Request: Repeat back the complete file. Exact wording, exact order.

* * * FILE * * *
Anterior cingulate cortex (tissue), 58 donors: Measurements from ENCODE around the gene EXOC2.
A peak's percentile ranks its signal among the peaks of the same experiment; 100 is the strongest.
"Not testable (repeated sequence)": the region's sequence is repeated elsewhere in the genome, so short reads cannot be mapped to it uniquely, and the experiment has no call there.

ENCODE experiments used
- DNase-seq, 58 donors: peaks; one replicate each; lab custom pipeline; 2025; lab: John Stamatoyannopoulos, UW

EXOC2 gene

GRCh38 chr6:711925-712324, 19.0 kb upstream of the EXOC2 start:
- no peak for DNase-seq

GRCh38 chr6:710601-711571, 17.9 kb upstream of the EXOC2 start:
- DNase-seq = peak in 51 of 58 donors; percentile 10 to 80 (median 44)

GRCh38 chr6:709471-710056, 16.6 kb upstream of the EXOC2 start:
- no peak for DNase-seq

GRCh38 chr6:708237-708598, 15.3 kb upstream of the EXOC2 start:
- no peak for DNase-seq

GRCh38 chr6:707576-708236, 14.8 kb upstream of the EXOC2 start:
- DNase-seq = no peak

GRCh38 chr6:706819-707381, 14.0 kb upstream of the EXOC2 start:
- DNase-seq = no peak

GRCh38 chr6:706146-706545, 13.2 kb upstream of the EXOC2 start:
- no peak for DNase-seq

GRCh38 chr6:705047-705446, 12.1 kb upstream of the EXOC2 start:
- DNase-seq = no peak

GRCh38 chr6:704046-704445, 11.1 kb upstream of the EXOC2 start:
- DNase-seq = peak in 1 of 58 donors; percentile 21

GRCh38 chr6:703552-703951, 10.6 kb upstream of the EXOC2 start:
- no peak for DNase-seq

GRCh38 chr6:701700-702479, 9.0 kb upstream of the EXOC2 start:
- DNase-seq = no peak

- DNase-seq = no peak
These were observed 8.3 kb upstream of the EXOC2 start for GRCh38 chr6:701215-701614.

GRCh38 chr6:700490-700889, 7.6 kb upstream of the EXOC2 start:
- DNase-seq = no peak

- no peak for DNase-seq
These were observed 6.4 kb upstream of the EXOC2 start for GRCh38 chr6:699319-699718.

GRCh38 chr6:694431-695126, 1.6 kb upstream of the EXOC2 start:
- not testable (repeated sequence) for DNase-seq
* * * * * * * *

Anterior cingulate cortex (tissue), 58 donors: Measurements from ENCODE around the gene EXOC2.
A peak's percentile ranks its signal among the peaks of the same experiment; 100 is the strongest.
"Not testable (repeated sequence)": the region's sequence is repeated elsewhere in the genome, so short reads cannot be mapped to it uniquely, and the experiment has no call there.

ENCODE experiments used
- DNase-seq, 58 donors: peaks; one replicate each; lab custom pipeline; 2025; lab: John Stamatoyannopoulos, UW

EXOC2 gene

GRCh38 chr6:711925-712324, 19.0 kb upstream of the EXOC2 start:
- no peak for DNase-seq

GRCh38 chr6:710601-711571, 17.9 kb upstream of the EXOC2 start:
- DNase-seq = peak in 51 of 58 donors; percentile 10 to 80 (median 44)

GRCh38 chr6:709471-710056, 16.6 kb upstream of the EXOC2 start:
- no peak for DNase-seq

GRCh38 chr6:708237-708598, 15.3 kb upstream of the EXOC2 start:
- no peak for DNase-seq

GRCh38 chr6:707576-708236, 14.8 kb upstream of the EXOC2 start:
- DNase-seq = no peak

GRCh38 chr6:706819-707381, 14.0 kb upstream of the EXOC2 start:
- DNase-seq = no peak

GRCh38 chr6:706146-706545, 13.2 kb upstream of the EXOC2 start:
- no peak for DNase-seq

GRCh38 chr6:705047-705446, 12.1 kb upstream of the EXOC2 start:
- DNase-seq = no peak

GRCh38 chr6:704046-704445, 11.1 kb upstream of the EXOC2 start:
- DNase-seq = peak in 1 of 58 donors; percentile 21

GRCh38 chr6:703552-703951, 10.6 kb upstream of the EXOC2 start:
- no peak for DNase-seq

GRCh38 chr6:701700-702479, 9.0 kb upstream of the EXOC2 start:
- DNase-seq = no peak

- DNase-seq = no peak
These were observed 8.3 kb upstream of the EXOC2 start for GRCh38 chr6:701215-701614.

GRCh38 chr6:700490-700889, 7.6 kb upstream of the EXOC2 start:
- DNase-seq = no peak

- no peak for DNase-seq
These were observed 6.4 kb upstream of the EXOC2 start for GRCh38 chr6:699319-699718.

GRCh38 chr6:694431-695126, 1.6 kb upstream of the EXOC2 start:
- not testable (repeated sequence) for DNase-seq